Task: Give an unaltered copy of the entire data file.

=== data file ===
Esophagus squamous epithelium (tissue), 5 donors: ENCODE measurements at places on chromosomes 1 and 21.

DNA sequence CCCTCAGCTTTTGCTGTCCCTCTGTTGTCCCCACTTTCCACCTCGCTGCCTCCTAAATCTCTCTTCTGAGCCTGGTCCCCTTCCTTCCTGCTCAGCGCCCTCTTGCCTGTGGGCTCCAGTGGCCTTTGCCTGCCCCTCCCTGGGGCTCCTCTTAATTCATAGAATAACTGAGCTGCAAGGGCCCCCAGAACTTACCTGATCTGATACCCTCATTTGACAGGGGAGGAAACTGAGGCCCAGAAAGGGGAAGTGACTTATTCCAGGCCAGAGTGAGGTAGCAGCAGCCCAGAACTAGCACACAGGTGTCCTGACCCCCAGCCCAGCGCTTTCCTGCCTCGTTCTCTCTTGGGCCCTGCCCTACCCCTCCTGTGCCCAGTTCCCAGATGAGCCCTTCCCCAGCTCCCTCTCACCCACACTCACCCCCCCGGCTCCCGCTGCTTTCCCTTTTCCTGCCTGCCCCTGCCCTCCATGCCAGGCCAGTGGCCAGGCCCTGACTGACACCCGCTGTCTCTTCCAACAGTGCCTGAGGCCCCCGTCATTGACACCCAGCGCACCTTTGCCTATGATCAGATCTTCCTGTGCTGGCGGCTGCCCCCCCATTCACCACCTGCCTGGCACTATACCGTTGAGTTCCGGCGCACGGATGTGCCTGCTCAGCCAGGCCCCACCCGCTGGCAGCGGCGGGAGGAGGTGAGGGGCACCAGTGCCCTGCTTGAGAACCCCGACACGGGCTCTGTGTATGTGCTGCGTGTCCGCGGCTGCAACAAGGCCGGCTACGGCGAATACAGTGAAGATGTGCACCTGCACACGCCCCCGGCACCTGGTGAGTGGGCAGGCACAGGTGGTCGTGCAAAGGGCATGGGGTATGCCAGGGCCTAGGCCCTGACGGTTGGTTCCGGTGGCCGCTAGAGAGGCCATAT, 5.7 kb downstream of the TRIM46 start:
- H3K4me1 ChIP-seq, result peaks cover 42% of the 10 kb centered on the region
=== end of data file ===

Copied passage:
Esophagus squamous epithelium (tissue), 5 donors: ENCODE measurements at places on chromosomes 1 and 21.

DNA sequence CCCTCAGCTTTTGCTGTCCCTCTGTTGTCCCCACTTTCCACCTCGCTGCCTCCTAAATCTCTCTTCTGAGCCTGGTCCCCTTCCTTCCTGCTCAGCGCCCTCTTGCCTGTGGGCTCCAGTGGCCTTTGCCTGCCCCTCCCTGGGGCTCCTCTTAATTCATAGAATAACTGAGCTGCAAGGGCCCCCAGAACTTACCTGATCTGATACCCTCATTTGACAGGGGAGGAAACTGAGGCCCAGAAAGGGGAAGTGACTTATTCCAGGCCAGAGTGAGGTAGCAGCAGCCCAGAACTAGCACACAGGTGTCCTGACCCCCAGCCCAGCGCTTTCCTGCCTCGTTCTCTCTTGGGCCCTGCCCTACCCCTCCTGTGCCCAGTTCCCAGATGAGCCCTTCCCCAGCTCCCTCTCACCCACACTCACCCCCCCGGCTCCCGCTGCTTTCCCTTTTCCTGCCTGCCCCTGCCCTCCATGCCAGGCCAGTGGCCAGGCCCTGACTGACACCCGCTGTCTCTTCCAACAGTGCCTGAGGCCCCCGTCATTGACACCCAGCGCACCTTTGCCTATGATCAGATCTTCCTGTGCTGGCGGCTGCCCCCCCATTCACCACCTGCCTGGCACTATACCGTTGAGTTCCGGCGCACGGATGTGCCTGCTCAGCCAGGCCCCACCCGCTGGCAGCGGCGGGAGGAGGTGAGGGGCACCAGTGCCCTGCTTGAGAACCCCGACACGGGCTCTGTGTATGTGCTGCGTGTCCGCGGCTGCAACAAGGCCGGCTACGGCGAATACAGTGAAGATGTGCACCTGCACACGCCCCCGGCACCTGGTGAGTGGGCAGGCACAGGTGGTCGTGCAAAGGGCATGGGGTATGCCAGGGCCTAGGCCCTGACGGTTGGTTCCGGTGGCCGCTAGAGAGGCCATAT, 5.7 kb downstream of the TRIM46 start:
- H3K4me1 ChIP-seq, result peaks cover 42% of the 10 kb centered on the region